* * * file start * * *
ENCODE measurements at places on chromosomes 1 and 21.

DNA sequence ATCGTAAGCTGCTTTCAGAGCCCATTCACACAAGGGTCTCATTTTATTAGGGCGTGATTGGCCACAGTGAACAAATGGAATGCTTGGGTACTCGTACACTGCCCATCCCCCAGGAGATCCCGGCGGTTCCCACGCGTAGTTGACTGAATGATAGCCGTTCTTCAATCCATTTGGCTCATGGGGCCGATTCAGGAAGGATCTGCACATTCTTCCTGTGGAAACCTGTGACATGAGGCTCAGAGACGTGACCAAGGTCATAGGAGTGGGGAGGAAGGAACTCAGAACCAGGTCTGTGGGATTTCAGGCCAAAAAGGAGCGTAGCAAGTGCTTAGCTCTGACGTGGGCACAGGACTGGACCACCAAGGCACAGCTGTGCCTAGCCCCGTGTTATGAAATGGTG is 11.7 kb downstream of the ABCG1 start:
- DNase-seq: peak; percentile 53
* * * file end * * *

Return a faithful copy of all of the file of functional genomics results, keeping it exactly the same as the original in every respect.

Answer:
ENCODE measurements at places on chromosomes 1 and 21.

DNA sequence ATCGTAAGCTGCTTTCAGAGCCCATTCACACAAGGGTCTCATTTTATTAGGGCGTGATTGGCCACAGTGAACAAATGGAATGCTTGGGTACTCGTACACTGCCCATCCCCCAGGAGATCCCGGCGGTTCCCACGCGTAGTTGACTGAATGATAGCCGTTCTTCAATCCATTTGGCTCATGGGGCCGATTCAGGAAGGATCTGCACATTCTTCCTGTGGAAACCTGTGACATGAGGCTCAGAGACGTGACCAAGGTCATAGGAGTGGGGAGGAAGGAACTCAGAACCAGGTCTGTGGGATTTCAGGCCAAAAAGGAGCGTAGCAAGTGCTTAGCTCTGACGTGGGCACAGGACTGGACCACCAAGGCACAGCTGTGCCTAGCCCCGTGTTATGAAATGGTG is 11.7 kb downstream of the ABCG1 start:
- DNase-seq: peak; percentile 53